Buddy Ryan Was One Of A Kind

The NFL has had many nasty, physical defenses come and go. Who remembers the Steel Curtain of the Pittsburgh Steelers or the Orange Crush out in Denver? These defenses were known for their physical styles and suffocating play. But of course, someone had to coordinate those defenses on those teams. Buddy Ryan may not have been at the helm of those defenses, but he surely helped make defenses fearsome. And because of that, he had a pretty good run in the NFL. But of course, he eventually had to quit coaching and watched his sons get into the act.  Well, on the same day we lost Pat Summitt, we lost Buddy as well. He passed away at the age of 85. And just like that, another person has left us in what has been a hard year of deaths in sports, music and film. But Buddy's imprint on the NFL will be here long past his death.

The most obvious connection that will still be here after Buddy's death is the 46 defense. Buddy originally began crafting the defense when he was a defensive assistant in the 1969s for the New York Jets. At that point, he was just studying how pressure affected quarterback Joe Namath. He began to craft the defense in the 70's when he was with the Minnesota Vikings and he finally brought out the defense when he came to the Chicago Bears in 1981. It featured linebackers crowding the line of scrimmage and a strong safety that essentially was another linebacker. The only person that was deep to cover the pass was the free safety. Buddy created this defense with the thinking that he could disrupt the passing game by putting pressure on quarterbacks from many different angles. And that is exactly what he did. The Bears 1985 defense stuffed the run, but they also were getting to the quarterback and putting tremendous pressure on them. His defenses were feared for years and gave even Bill Walsh's West Coast offenses fits. Ryan was an innovator and some semblances of that defense are still around, especially with one of his former players, current Rams head coach Jeff Fisher. And before Fisher even got to the Rams, he was using elements of the 46 defense with the Tennessee Titans. And their defenses were usually pretty physical and tough in that scheme. His sons may not use that style of defense as their forte, but they do believe in putting pressure from all angles like their father.

But Buddy's imprint was more than felt on the field and it still is. But just as strong as his imprint was on the field, it was stronger off of it. He was a coach that wore his emotions on his sleeves for a lot of the time. And that got him in trouble with a couple dustups he had involving a few coaches during his career. The most notable one, of course, was when he was a defensive coordinator for the Houston Oilers (now Tennessee Titans). He took a swing at offensive coordinator Kevin Gilbride in that game because he did not like his offense. But more than his passion for the game and wearing his emotions on his sleeves, the players he coached truly loved him and what he did. He was hard on his players and pushed them very much. But most of them loved it very much. Some even said they would do whatever they could for Buddy. The ultimate form of respect that Buddy was shown was when he became head coach of the Arizona Cardinals. Three of his former Eagles players (Seth Joyner, Terry Hoage and Clyde Simmons) loved playing for Buddy so much that they took less money to follow Buddy to Arizona and play for him. This is only one of the stories that people talk about in regards to him and the players that played for him. He was tough on them, but he was also beloved by them for how much he pushed them to be better.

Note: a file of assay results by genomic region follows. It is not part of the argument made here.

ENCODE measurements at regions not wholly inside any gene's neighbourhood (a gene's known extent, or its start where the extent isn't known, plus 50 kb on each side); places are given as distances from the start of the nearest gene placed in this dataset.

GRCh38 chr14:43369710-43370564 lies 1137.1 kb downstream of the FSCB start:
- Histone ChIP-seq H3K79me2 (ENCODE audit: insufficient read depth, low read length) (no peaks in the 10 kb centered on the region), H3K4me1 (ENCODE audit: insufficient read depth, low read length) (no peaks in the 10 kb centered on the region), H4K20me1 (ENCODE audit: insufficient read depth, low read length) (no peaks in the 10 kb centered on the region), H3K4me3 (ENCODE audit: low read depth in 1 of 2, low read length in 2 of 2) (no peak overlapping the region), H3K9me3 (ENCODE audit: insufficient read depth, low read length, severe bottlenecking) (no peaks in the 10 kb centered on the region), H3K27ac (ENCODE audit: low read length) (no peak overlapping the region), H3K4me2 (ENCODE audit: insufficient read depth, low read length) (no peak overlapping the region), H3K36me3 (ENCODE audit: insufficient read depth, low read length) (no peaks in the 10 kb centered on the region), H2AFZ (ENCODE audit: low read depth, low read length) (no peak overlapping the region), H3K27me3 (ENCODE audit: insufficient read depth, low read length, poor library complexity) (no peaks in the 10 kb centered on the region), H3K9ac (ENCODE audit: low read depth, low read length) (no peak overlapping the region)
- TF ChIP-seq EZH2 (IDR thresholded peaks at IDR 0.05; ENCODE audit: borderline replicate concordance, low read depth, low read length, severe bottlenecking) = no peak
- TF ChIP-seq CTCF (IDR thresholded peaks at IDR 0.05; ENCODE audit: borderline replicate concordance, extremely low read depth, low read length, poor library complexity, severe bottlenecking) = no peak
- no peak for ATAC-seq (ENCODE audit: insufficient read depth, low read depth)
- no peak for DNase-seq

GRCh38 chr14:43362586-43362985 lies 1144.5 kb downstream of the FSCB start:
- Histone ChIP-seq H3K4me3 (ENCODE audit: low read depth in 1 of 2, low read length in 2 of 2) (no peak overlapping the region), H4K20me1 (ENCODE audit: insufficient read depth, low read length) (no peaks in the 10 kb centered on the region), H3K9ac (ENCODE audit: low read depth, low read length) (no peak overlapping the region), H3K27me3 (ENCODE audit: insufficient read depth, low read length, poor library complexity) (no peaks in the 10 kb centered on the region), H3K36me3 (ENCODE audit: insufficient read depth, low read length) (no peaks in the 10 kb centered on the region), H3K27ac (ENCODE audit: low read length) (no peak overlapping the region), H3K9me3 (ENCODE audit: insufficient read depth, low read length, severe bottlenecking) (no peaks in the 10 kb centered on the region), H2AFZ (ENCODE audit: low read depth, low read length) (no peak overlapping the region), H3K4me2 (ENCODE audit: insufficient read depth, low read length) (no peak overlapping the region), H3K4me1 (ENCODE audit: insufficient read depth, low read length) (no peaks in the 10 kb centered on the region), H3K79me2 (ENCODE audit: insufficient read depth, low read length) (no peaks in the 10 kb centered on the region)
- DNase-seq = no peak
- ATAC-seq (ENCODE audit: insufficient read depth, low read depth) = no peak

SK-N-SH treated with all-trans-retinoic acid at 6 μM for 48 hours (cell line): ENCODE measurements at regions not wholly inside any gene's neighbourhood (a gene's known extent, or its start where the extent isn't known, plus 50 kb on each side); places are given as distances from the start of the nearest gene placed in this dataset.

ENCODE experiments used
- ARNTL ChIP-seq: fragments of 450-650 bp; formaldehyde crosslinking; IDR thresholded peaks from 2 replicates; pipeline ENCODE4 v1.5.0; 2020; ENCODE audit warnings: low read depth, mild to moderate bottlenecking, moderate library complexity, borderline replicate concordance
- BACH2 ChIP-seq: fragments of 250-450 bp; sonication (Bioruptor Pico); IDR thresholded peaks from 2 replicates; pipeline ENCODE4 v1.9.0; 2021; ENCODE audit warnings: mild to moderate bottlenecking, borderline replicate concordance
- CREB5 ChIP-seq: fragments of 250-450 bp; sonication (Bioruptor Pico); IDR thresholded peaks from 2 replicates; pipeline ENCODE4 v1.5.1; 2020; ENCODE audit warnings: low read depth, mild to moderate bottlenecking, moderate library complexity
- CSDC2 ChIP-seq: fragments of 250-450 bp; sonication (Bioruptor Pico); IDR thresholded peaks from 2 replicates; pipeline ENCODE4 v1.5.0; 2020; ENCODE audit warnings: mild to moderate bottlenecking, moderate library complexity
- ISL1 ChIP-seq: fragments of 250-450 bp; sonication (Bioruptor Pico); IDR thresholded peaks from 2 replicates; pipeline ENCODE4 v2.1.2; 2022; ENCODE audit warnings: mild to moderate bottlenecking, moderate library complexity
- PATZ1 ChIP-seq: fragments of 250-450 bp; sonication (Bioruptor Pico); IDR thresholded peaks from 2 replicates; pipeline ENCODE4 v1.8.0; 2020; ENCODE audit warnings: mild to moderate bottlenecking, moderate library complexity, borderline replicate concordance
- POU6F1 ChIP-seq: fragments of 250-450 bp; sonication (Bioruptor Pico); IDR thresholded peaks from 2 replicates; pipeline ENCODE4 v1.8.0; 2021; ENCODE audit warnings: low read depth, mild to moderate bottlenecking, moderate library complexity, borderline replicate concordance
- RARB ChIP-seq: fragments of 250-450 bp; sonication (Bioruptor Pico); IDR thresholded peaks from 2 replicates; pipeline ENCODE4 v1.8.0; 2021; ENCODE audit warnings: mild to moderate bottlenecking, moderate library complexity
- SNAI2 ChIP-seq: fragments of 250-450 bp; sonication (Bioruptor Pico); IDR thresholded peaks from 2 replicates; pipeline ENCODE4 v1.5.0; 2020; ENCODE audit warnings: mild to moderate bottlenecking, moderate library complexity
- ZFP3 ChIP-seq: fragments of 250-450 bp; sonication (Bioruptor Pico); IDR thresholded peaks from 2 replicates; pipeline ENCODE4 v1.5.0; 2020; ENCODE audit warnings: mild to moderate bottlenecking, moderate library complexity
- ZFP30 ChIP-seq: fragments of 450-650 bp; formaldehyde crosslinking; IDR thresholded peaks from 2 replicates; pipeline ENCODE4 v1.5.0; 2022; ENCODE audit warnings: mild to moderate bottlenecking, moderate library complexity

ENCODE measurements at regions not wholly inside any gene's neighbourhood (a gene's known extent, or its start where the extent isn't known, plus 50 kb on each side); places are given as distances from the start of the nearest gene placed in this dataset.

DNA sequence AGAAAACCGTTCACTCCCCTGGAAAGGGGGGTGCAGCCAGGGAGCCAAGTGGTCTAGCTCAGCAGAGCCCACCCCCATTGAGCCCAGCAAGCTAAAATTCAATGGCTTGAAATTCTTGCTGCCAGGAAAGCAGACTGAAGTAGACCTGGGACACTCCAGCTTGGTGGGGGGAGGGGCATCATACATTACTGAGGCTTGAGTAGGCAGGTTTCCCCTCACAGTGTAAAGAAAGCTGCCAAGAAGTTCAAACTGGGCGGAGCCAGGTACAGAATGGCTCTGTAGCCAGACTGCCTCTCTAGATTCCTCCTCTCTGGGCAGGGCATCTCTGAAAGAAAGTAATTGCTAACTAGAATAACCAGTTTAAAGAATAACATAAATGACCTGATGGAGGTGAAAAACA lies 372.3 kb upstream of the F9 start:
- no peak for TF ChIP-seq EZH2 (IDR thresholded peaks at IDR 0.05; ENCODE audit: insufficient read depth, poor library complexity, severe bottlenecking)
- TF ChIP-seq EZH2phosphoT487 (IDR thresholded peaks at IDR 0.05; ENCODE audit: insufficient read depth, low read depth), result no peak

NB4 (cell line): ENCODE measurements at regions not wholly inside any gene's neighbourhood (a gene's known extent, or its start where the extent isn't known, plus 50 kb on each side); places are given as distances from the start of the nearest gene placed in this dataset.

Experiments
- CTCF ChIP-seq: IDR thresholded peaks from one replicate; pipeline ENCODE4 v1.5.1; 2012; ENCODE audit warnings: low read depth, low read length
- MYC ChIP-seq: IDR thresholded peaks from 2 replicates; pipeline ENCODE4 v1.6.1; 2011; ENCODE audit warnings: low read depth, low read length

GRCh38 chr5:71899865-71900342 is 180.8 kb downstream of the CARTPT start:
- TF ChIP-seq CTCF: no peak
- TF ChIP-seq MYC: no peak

Buddy Ryan is a guy that touched the game in a way that many never will understand. He was a very intelligent coach that taught his style in a very tough and demanding way. And more than that, he did things his way and his way alone. Because of that, he ruffled some feathers, but that did not take away from his defensive genius. Rest In Peace Buddy. You are gone but you will never be forgotten.

Buddy Ryan 2

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1 Response

  1. Wrote this ’bout Buddy Ryan a while back….thought could add to the Sports Awakening Website

    …If you listen to the fans too much, one day you gonna be seating right next to one ‘em! ~ Buddy Ryan

    Former Philadelphia Eagles’ Head Coach Buddy Ryan — Yes! Rex Ryan’s father — used to argue with the fans, media and other coaches, but…

    Buddy always had the full loyalty of his players. He got into a fist fight on the sidelines once with a special teams coach because the coach got one his defensive players hurt.

    During a post game press conference after a hard fought game lost to the Chicago Bears, Buddy was at the podium when Mike Singletary — still dress in full uniform, shoulder pads and all! – busted in and gave Ryan a ‘Big Old Bear Hug’.

    Singletary had been denied the chance to properly said goodbye to the man who built a defensive scheme around him, but nobody was going to stop Singletary on that day from getting closure.

    Buddy needed time to compose himself after Singletary left.

    Ryan refused to participate in any customary post game hand shakes, would put bounties on opposing players and constantly sided with his players against management.

    The guy was as stubborn as a rented mule.

    Eventually Buddy called it quits and retired to farm life, but never during his tumultuous coaching career, Ryan lost the loyalty of his players.

    In the coaching ranks they refer to it as “…loosing the locker-room!”

    A coach can fight with the fans, the media…Hell! Even fight with management, but never, under no circumstance, “…loose the locker-room!”.

    It is the “…Kiss of Death!”.

    RIP Buddy…They don’t make ’em like you anymore!

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